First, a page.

Hey, remember when social media was about connecting with people?
Nowadays, it has morphed into a self-promoting platform for personal status updates and pictures of your most recent meal.
It really is a shame; social media platforms like Facebook and Twitter are great ways to stay in contact with people and share stories, funny links, or even just to say “Hello.” But, more often than not, we use these tools to let people know our opinions on the latest political news or to dig for compliments on our new Instagram-ed profile picture. This is the new “norm” for socializing and it’s more than a little disconcerting.
Now, I’m not saying that this is always a bad thing—I mean, the beauty of social media is expressing yourself and heck, I run a blog!—but when it’s used solely for the purpose of spewing out individualistic pictures and posts, it is easy to get caught up in the narcissism of it all. I am just as guilty as everyone else.
But let me just say, when your self-esteem is directly correlated to how many people like your Facebook status, you have a problem.
So, how can we reclaim social media as a channel for socializing?
I would start by setting official parameters for yourself and sticking to them. Don’t use vague time frames (“I promise to be on Twitter less”) but set specific limits (“I will only be on Twitter for 10 minutes a day”). Write them down, type them out, whatever—just promise me you’ll stick to them.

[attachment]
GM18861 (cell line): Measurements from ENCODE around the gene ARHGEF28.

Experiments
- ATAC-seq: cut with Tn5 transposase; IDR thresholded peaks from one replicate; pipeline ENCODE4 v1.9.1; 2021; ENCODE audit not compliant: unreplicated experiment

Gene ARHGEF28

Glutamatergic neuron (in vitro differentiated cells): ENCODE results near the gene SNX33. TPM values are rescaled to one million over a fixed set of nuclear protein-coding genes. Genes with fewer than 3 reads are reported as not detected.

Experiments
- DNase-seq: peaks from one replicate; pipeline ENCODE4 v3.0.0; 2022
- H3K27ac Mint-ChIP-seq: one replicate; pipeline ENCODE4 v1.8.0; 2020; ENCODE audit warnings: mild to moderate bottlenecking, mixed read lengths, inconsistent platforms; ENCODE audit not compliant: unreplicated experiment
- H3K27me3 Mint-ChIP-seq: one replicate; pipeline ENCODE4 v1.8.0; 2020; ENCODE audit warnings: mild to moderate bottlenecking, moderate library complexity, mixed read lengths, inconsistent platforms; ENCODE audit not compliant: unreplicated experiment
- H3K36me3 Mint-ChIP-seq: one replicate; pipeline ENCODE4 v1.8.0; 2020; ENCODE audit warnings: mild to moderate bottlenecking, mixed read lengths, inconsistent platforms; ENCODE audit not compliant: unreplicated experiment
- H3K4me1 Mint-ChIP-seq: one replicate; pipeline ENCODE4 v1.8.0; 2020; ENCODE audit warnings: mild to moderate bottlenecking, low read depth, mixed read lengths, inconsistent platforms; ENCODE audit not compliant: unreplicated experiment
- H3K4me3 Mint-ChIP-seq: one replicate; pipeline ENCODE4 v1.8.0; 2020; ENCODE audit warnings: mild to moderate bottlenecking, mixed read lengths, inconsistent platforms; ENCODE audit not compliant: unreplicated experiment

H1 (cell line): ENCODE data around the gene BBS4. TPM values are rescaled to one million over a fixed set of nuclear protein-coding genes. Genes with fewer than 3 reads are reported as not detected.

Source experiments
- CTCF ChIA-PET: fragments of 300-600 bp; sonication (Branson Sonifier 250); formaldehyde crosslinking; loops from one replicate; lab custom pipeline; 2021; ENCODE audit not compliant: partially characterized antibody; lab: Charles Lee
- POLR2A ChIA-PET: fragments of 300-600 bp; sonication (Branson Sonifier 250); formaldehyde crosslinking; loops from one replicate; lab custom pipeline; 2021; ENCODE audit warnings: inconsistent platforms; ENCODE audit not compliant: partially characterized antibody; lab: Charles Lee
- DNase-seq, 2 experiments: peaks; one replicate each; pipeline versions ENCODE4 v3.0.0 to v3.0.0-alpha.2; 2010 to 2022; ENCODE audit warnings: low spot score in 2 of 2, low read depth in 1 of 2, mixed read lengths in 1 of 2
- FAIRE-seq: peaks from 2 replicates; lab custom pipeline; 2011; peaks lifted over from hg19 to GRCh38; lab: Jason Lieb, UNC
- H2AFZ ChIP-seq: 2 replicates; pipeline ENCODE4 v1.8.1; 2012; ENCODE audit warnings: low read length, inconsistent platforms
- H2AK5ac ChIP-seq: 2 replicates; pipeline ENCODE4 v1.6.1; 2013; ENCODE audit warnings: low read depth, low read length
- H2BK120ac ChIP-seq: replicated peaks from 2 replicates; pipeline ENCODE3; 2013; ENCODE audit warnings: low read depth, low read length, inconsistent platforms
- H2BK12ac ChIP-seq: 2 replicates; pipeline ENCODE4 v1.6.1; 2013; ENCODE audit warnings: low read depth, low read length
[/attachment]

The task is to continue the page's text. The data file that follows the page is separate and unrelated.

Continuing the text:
Second, remove social media apps from your phone. I know this is a difficult one. A couple months ago, I did this myself and it made a huge difference. During meals, I no longer fiddled with Facebook but (*gasp*) talked to the people around me. It also has cut my phone usage in half. Plus, it’s nice not to be incessantly connected to your social media accounts. Embrace the freedom!
Third, make changes to how you actually use social media. Next time you log into Facebook, instead of updating your status, search your friend list for someone you haven’t talked to in a while and write on their wall or comment on their profile picture. Alternatively, you can forbid yourself from posting your daily “meal photo” on Instagram and instead post a daily photo of a friend.
These changes may seem silly or insignificant, but they subtly shift the focus from me, me, me to furthering connections with others and cultivating relationships. And who knows, these small changes can ripple elsewhere in your life. I think we all can agree, myself included, that we could stand to be a little less self-centered. A life built on self-importance and vanity is doomed to, ultimately, be tragically isolated—even if we don’t realize it because we have hundreds of followers on Twitter. I’m not foolish enough to only place the blame on narcissistic social media, but it certainly is not helping matters.
Social media is an incredible tool for self-expression, but let’s not lose the “social” aspect.
Peace, love, and health,